Could flagging growth rates portend the end of the SMS?
“Is the mighty SMS on the decline? Something is definitely brewing”, says Prabhat Kumar, VP, ACL Wireless while sharing his views on SMSing in India with Arindam Mukherjee. Why SMS is on the decline?
- Urban youth, executives moving away from SMS to other applications like BBM, social networking and Instant Messaging
- Mobile operators saw between a 5 and 15 per cent fall in holiday SMSes
- Person-to-person SMS growth fell from 40 per cent in 2010 to 30 per cent in 2011
- Enterprise SMS-which makes up 30 per cent of the overall market-is poised for growth
- This puts pressure on SMS prices, with operators offering lower rates
Every New Year Day, he usually gets 200-300 HNY (Happy New Year) messages on his mobile phone. This year, he got just about 50. All the wishes came via other convenient and cheaper communication applications. Sounds familiar? In fact, mobile operators have seen between five and 15 per cent falls in festive/holiday SMSing-and this is a global trend also reported in mature markets like Finland and Hong Kong. Make no mistake: SMSes are still being sent out at a healthy clip in India. But the growth rates have begun to flag, signalling the beginnings of a downward trend. Although SMS traffic appears to be stable at the moment, it is a wake-up call, says Jaideep Ghosh, a partner with KPMG. There is a clear shifting trend towards other technologies and a declining trend for SMS.
Operators may not admit it openly, but they are concerned about the impact on a cash cow. In the last three quarters, normal SMS flow has not increased, but remained around 45 per person.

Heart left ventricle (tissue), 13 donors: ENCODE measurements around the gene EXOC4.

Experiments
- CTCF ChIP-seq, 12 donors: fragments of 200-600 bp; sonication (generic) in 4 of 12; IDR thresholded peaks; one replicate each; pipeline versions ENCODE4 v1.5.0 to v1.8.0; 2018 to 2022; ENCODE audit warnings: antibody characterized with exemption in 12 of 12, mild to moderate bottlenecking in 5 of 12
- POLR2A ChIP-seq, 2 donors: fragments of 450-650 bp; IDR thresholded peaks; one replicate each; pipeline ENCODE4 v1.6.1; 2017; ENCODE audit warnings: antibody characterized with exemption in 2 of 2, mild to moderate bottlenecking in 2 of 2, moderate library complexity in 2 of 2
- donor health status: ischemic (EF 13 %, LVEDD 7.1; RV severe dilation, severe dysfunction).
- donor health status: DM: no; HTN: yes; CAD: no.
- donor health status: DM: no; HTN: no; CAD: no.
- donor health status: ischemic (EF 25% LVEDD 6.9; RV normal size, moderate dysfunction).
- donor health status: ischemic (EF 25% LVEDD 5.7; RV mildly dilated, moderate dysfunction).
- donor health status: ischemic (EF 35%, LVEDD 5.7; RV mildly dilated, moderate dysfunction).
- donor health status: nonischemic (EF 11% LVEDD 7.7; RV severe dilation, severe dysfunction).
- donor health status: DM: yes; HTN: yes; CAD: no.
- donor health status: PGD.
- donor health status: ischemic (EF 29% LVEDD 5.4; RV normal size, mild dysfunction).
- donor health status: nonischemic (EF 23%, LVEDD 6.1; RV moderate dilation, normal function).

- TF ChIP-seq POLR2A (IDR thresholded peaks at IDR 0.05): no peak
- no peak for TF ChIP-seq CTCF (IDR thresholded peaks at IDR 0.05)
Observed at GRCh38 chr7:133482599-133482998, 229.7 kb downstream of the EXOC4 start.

The reason, quite simply, is that urban audiences have so many other ways to communicate: Instant Messaging (IM) services like Google Talk and Yahoo Chat, social networking websites like Facebook and Twitter, peer-to-peer messaging applications like WhatsApp and company specific messaging services like BlackBerry Messenger (BBM). Unlike SMS, which charges per message, the web-based challengers are free-once a person signs for a data plan. It helps that these plans are available at low incremental cost or offer unlimited usage for a low, fixed monthly charge. What pushed the use of web-based alternatives to SMS is the growing penetration (albeit from a nascent level) of smartphones. Even 18 months ago, the average smartphone cost about Rs 10,000 to 15,000. Today, they are available for around Rs 5,000. Some service providers, like MTS, have started bundling Android-based smartphones at extremely low prices. Leading service providers offer Internet plans for as cheap as Rs 98 a month with 2GB worth of downloads. Mobile operators are justifiably worried. Few of the new subscribers added every month are SMS savvy. A majority are in Tier-2 and Tier-3 cities and use basic phones, good only for voice and SMS. Most don’t use English messaging at all.